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Publication numberUS6932024 B2
Publication typeGrant
Application numberUS 10/339,865
Publication dateAug 23, 2005
Filing dateJan 9, 2003
Priority dateJan 9, 2003
Fee statusLapsed
Also published asUS20040134440, WO2004063890A2, WO2004063890A3
Publication number10339865, 339865, US 6932024 B2, US 6932024B2, US-B2-6932024, US6932024 B2, US6932024B2
InventorsYang Da, John R. Garbe
Original AssigneeCargill, Incorporated
Export CitationBiBTeX, EndNote, RefMan
External Links: USPTO, USPTO Assignment, Espacenet
Compact pedigrees showing heritable traits for many individuals
US 6932024 B2
Abstract
Large, complex pedigrees of animals and plants group individuals for improved visualization. A computer transforms data from each mating to display nodes having separate symbols only for groups of offspring having common sex and/or traits. Pedigrees can include complex breeding structures. Input parameters select particular individuals, grouping, and formatting, including visual properties such as colors for distinguishing various aspects of a pedigree. Layout includes curved as well as straight lines.
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Claims(33)
1. A method for producing in a data-processing system a pedigree of matings for a set of individuals, the method comprising:
inputting records for the set of individuals, each record including data identifying a certain individual of the set of individuals, data identifying parents of the certain individual, and data indicating a status of the certain individual with respect to at least one heritable trait;
for each of the matings, grouping the records into a plurality of groups, each group containing those individuals having common parents and having the same status with respect to the trait;
formatting each group in one of the matings as a group node connected by one or more edges to any other groups in that mating and to a mating node representing that mating;
repeating the above operation for others of the matings;
producing a visual representation of the pedigree.
2. The method of claim 1 where the group nodes for individuals having different status values have different visual features.
3. The method of claim 2 where one of the visual features is color.
4. The method of claim 1 where the edges are lines.
5. The method of claim 4 where some of the edges are curved lines.
6. The method of claim 1 where the group nodes are symbol shapes.
7. The method of claim 6 where at least some of the symbol shapes indicate the number of individuals in the corresponding group.
8. The method of claim 7 where the some of the shapes include a numeral indicating the number of individuals in the corresponding group.
9. The method of claim 7 where the some of the shapes have a visual feature indicating the number of individuals in the corresponding group.
10. The method of claim 6 where the shapes for the groups in at least one mating are combined in a single block.
11. The method of claim 10 where the edges for the groups in the at least one mating are represented as a single line to the block.
12. The method of claim 1 where the mating nodes are dots.
13. The method of claim 1 where a subpedigree of a designated individual has a visual feature distinguishing the subpedigree from a remainder of the pedigree.
14. The method of claim 1 further comprising selecting only a portion of the pedigree for formatting and the visual representation.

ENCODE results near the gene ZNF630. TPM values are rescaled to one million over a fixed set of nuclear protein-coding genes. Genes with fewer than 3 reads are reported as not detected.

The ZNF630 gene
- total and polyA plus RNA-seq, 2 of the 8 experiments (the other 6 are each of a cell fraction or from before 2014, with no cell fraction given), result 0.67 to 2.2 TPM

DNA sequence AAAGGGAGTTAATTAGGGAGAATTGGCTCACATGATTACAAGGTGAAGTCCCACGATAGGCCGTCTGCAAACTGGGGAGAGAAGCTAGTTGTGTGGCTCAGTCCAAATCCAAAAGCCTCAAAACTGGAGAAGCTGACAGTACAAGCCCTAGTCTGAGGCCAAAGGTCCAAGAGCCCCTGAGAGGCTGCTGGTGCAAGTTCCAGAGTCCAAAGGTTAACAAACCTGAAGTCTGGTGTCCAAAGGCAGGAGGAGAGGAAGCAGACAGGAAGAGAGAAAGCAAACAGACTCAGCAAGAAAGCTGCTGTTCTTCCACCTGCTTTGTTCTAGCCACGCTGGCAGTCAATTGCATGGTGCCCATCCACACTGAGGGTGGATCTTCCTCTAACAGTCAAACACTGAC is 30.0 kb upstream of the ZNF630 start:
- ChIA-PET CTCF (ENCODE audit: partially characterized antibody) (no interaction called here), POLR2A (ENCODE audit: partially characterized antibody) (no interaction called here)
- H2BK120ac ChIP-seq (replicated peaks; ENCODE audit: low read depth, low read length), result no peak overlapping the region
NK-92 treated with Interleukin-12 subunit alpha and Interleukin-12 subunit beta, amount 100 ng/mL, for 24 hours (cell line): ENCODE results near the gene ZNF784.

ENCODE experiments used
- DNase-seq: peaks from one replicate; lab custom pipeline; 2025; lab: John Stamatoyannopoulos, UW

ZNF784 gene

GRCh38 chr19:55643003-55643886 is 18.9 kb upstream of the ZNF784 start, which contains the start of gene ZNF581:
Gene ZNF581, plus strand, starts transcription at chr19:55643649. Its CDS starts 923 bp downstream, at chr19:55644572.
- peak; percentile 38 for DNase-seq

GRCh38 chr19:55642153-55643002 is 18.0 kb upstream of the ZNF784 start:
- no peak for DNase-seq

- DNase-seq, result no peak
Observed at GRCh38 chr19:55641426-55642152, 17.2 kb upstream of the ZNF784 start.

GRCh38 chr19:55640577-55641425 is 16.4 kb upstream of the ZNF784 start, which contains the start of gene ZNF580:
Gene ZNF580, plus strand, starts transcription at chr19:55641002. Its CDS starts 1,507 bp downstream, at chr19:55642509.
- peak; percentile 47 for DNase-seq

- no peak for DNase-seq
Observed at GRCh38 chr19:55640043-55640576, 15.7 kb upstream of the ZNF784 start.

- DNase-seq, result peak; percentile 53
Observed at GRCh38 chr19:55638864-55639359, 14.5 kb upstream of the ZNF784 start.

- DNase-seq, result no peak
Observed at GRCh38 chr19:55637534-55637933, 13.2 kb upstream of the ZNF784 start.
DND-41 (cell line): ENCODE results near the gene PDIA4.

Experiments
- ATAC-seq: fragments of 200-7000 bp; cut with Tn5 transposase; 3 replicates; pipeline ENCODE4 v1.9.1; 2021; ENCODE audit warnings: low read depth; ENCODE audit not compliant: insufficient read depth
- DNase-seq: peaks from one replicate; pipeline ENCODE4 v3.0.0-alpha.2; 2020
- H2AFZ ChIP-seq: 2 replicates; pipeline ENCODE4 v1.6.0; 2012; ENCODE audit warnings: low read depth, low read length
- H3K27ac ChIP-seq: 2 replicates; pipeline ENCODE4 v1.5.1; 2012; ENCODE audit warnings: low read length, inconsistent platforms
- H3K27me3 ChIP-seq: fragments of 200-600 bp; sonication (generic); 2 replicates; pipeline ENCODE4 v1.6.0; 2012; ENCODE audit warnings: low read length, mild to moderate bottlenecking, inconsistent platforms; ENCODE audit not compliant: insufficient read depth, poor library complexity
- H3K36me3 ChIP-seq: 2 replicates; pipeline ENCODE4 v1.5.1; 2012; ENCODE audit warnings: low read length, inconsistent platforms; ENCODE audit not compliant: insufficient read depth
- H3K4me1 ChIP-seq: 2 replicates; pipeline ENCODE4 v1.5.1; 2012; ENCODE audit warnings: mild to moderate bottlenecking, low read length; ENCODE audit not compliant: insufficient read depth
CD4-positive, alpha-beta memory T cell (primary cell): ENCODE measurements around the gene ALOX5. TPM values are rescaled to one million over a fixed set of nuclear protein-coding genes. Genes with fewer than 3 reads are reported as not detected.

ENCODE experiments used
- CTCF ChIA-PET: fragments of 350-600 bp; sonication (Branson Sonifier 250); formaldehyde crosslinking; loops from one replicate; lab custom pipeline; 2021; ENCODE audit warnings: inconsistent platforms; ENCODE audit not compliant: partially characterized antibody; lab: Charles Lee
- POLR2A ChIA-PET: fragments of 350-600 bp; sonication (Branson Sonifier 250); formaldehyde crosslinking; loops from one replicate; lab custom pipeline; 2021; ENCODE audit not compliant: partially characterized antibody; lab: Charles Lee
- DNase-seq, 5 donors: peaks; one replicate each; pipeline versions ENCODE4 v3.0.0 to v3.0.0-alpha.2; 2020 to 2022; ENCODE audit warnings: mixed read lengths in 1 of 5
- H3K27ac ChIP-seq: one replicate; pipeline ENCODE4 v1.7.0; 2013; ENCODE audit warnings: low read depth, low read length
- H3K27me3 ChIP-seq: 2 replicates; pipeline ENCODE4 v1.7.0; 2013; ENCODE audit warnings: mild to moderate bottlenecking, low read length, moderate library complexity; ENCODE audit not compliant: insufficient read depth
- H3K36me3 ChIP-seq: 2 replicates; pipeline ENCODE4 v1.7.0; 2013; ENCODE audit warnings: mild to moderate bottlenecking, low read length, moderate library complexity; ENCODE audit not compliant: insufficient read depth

15. The method of claim 14 where matings producing more than a certain number of offspring are selected.
16. The method of claim 14 where a subpedigree of a certain individual is selected.
17. The method of claim 1 where each record includes data indicating the sex of the individual.
18. The method of claim 17 where each group contains those individuals having common parents, having common sex, and having common status with respect to the trait.
19. The method of claim 18 where the group nodes for individuals having one sex have a different visual feature from the group nodes having the other sex.
20. The method of claim 1 where producing a visual representation of the pedigree comprises constructing a file containing data for displaying the pedigree.
21. The method of claim 1 where producing a visual representation of the pedigree comprises displaying the pedigree on a monitor.
22. The method of claim 1 where producing a visual representation of the pedigree comprises printing the pedigree on a printer.
23. A medium bearing machine-readable instructions for carrying out the method of claim 1.
24. A data-processing system for producing a pedigree of matings for a set of individuals, the system comprising:
an input device for receiving records for the set of individuals, each record including data identifying a certain individual of the set of individuals, data identifying of the certain individual parents, and data indicating a status of the certain individual with respect to at least one heritable trait;
a processor for grouping the records into a plurality of groups for each of the matings each group containing those individuals having common parents and having common status with respect to the trait, and for formatting each group in the matings as a group node connected by one or more edges to any other groups in mating and to a mating node representing the each mating;
an output device for displaying a visual representation of the pedigree.
25. The system of claim 24 where the group nodes for individuals having different status values have different visual features.
26. The system of claim 25 where some of the edges are curved lines.
27. The system of claim 24 where the groups in at least one mating are combined in a single visual representation.
28. The system of claim 24 further comprising selecting only a portion of the pedigree for formatting and the visual representation.
29. The system of claim 24 where the output device is a monitor.
30. The system of claim 24 where the output device is a printer.